Digital Natives: Following Their Lead on a Path to a New Journalism: By Understanding How Young People 'Process Various Types of News and Formats' Using New Media, Journalists Enhance Their Ability to Adapt Their Work to Emerging Technologies

Article excerpt

In his book, "Born Digital: Understanding the First Generation of Digital Natives," John Palfrey, who codirects Harvard's Berkman Center for Internet & Society, observes how "grazing digital natives" read a headline or at most a paragraph with little or no context. Only those who take a "deep dive" into the content will end up making sense of the news. (1)

Based on the rapidity of digital change we've experienced during the past decade, the news audience of 2019--and the technology they use--will be very different. What we can depend on, however, is that those raised with digital technology will represent the majority in that audience. So if Palfrey's observations accurately describe the audience of the future, this "expedition" that all of us are taking will benefit from understanding how digital natives now use media for entertainment, information, education and social networking.

Admittedly, the map to guide us is crude. But it is reasonable to believe that the digital natives are leading the way--and are way ahead of news organizations. This belief is based on three predictable phases when new technology is adopted:

1. Awareness and exploration of the new technological tools

2. Learning how to use the new tools

3. Applying these new tools to daily life.

Digital natives who download iTunes on iPhones and blog about YouTube on MySpace are in the third phase. At the same time, if conferences such as the Online News Association held in September are accurate indicators, the industry is perhaps at the threshold of phase two. More print reporters are learning video, TV reporters are starting to blog, and professors are teaching new skills to communicate with an audience that values shorter, fact-driven multimedia.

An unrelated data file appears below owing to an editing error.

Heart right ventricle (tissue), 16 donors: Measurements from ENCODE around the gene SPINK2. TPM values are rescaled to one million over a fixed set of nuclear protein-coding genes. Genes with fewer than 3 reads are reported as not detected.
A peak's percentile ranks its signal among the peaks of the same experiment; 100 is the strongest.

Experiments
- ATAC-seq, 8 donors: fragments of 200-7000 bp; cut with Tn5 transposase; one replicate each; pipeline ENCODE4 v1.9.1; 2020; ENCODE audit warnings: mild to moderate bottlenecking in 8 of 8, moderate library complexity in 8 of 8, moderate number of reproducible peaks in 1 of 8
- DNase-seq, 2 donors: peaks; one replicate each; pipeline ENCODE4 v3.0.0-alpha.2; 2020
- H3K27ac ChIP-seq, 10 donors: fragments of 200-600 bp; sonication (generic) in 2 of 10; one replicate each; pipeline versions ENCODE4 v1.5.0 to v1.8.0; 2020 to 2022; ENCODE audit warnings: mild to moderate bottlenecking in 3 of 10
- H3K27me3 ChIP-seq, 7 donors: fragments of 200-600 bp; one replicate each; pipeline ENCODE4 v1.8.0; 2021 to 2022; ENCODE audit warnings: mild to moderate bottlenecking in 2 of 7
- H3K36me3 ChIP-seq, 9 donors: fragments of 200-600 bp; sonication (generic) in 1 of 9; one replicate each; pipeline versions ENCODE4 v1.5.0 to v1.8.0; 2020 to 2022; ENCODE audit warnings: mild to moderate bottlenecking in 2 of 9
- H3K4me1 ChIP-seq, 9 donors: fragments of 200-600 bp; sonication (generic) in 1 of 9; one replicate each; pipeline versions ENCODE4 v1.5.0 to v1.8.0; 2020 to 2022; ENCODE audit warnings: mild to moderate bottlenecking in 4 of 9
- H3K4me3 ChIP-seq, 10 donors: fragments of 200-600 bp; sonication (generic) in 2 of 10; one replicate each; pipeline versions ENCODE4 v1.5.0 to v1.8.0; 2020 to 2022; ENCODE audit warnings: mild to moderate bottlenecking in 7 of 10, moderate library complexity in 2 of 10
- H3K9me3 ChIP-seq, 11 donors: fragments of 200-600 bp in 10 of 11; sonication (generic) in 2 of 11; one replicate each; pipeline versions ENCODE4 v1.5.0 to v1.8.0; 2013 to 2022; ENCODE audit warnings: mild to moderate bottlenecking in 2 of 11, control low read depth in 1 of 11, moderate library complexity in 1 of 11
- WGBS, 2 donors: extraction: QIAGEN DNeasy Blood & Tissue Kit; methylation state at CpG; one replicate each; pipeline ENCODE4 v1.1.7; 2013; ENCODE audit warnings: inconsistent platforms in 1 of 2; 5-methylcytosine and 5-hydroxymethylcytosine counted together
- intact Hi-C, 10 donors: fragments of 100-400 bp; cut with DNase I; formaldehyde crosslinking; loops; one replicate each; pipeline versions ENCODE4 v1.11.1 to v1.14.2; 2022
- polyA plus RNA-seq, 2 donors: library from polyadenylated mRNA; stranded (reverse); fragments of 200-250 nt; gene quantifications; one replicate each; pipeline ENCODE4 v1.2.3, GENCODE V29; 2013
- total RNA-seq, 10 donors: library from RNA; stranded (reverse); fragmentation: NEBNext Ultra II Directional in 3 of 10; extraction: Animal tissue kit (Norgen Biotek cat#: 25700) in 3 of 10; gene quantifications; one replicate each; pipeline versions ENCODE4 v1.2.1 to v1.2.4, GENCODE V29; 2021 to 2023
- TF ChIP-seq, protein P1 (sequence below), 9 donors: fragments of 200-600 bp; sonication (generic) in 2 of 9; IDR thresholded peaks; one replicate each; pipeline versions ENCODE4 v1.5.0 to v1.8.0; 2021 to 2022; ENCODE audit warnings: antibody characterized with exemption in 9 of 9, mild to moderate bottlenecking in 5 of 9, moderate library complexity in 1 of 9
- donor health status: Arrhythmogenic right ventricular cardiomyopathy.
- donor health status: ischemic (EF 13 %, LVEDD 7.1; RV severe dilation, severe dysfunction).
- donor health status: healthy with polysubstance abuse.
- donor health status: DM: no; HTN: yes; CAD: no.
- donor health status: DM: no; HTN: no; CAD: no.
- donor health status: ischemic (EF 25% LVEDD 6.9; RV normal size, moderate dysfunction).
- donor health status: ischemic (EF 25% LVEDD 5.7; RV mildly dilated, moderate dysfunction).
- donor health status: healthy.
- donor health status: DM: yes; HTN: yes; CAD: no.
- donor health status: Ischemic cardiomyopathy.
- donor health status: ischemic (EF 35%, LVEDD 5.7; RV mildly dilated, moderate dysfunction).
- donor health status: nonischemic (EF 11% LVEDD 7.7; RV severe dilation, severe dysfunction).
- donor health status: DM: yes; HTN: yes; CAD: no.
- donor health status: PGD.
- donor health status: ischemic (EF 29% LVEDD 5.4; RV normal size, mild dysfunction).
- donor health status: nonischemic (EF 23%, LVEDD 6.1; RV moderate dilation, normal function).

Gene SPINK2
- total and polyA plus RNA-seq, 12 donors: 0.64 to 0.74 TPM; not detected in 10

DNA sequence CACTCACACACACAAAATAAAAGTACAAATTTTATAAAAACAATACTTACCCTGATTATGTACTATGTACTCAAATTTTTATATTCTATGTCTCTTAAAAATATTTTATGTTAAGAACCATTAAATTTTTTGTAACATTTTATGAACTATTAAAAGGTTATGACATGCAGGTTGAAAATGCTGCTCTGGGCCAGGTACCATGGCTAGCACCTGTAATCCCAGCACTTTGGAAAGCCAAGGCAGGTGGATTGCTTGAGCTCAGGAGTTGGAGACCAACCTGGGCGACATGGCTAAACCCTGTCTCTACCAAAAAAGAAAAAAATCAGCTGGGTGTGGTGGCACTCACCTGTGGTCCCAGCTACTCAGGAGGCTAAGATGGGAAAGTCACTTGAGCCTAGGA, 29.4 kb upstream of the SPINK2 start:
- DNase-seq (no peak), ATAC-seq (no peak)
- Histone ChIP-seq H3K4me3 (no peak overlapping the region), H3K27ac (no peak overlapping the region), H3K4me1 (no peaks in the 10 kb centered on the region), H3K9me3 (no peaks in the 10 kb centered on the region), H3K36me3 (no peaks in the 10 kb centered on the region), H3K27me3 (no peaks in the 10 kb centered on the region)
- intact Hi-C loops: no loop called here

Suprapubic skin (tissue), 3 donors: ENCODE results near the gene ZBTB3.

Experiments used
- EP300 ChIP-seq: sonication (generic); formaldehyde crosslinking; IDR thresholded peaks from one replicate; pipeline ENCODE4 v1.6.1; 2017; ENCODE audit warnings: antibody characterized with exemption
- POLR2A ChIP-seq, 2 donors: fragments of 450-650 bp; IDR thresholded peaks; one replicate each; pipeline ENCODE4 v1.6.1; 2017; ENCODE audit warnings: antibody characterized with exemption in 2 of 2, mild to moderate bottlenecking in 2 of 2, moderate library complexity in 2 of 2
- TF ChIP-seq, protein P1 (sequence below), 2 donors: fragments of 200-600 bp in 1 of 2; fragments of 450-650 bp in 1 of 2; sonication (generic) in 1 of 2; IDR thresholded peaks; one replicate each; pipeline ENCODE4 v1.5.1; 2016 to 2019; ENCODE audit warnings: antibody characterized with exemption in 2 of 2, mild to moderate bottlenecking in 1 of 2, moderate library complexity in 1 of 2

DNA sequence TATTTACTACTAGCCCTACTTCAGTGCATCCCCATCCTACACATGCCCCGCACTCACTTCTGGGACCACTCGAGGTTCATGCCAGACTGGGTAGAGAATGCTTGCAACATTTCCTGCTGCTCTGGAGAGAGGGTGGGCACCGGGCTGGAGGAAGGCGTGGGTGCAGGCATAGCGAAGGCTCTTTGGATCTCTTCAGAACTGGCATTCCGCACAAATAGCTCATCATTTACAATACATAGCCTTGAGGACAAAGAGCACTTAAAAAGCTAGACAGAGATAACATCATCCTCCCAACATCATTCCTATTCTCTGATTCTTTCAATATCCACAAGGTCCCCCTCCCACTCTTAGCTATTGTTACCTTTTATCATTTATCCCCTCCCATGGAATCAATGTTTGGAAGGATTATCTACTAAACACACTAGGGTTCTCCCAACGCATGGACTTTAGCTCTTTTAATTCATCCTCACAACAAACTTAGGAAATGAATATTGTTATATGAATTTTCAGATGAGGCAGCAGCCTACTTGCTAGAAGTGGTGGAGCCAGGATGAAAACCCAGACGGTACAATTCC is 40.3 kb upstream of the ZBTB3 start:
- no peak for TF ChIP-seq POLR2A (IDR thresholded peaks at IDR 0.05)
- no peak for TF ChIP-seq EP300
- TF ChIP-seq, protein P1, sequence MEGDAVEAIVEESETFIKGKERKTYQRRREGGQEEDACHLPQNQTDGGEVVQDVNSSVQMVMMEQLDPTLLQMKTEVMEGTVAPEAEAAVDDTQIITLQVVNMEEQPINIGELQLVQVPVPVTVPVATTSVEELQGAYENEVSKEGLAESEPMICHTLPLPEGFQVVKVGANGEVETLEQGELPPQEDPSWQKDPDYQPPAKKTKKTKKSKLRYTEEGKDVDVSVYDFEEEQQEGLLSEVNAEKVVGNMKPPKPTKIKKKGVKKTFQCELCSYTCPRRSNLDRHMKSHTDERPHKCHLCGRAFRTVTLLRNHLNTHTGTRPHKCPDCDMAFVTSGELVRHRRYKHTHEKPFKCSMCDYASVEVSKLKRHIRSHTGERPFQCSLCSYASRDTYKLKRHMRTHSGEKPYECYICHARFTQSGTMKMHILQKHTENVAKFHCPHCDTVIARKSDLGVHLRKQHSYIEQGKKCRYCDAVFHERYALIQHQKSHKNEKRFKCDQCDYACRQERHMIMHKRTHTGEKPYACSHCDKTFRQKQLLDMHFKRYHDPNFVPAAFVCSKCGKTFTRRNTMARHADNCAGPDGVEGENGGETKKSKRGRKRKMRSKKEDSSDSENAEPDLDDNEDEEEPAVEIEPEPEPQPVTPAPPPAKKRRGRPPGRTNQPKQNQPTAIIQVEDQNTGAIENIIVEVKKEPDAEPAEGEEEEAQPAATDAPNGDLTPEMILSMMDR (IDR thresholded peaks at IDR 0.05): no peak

All of these efforts address the formidable challenge for journalists to provide future news users with information relevant to them. In short, an industry in phase two still delivers most of its content on pages of text with links. Meanwhile, digital natives know what they want, how to find it (or even produce it), and whether it's worth their time.

Consider a future news model--one that integrates research by educators and psychologists with what we know about journalism to propose four concepts of value to digital natives. Online, we can already find plenty of examples of such concepts, but it is from this combination that research suggests the most effective way to attract and retain the news audience of the future. The problem, as confirmed by a recent study from The Associated Press, is that readers are "overloaded with facts and updates" and "having trouble moving deeply into the background and resolution of news stories."

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Since 1998, the Lab for Communicating Complexity Online has been investigating how younger audiences process various types of news and formats. Measuring the "usability" of a Web site or tracking eye movements on a Web page can be valuable, but the lab uses a wider lens to focus on broader media behaviors and audience preferences.

Preliminary results tell us that it requires more than efficient aggregation of news to satisfy a savvy audience that interacts with video games and personalized social networks. The PICK news model, shown in the diagram on page 15 of three overlapping concepts, synthesizes what we know about personalization, involvement and contiguity (or coherence) in news with minimal distractions, which we refer to as cognitive "kick-outs."

Here's some good news: These PICK concepts have nothing to do with abandoning core principles of clear, accurate, ethical journalism and, in fact, have everything to do with strengthening them. Like news told in print, multimedia stories also must be organized, coherent and easy to understand. To make these stories engaging and informative, however, will require that additional skills be identified, learned and consistently practiced by the journalists of the future. …